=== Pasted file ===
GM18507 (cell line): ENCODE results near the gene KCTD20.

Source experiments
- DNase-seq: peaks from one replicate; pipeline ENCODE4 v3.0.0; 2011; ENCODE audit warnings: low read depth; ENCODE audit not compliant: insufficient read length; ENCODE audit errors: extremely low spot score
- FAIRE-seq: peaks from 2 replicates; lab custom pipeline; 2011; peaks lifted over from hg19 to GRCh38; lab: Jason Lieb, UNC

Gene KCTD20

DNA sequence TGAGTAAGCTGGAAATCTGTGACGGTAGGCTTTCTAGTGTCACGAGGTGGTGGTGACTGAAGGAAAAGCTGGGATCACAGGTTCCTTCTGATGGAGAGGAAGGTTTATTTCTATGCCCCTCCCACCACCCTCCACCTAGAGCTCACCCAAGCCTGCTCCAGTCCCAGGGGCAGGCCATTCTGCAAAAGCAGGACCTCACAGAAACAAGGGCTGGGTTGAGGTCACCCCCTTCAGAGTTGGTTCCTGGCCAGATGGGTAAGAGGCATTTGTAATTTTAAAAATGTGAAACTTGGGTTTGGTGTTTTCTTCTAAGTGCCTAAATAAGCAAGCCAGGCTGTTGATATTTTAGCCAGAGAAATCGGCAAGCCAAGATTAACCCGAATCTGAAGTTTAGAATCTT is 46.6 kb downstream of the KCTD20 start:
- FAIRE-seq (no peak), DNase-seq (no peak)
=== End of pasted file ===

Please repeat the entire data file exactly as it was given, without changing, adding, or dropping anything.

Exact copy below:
GM18507 (cell line): ENCODE results near the gene KCTD20.

Source experiments
- DNase-seq: peaks from one replicate; pipeline ENCODE4 v3.0.0; 2011; ENCODE audit warnings: low read depth; ENCODE audit not compliant: insufficient read length; ENCODE audit errors: extremely low spot score
- FAIRE-seq: peaks from 2 replicates; lab custom pipeline; 2011; peaks lifted over from hg19 to GRCh38; lab: Jason Lieb, UNC

Gene KCTD20

DNA sequence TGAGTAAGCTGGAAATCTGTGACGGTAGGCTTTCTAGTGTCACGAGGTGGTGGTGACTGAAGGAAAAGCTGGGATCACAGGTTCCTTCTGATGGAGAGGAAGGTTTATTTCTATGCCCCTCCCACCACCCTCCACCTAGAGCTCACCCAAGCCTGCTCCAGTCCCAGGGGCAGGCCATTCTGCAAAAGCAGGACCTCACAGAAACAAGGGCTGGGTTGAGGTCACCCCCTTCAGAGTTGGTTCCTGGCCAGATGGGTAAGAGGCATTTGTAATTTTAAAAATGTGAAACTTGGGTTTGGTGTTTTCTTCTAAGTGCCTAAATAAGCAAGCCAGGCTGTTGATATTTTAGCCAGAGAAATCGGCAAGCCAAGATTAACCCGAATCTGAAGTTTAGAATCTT is 46.6 kb downstream of the KCTD20 start:
- FAIRE-seq (no peak), DNase-seq (no peak)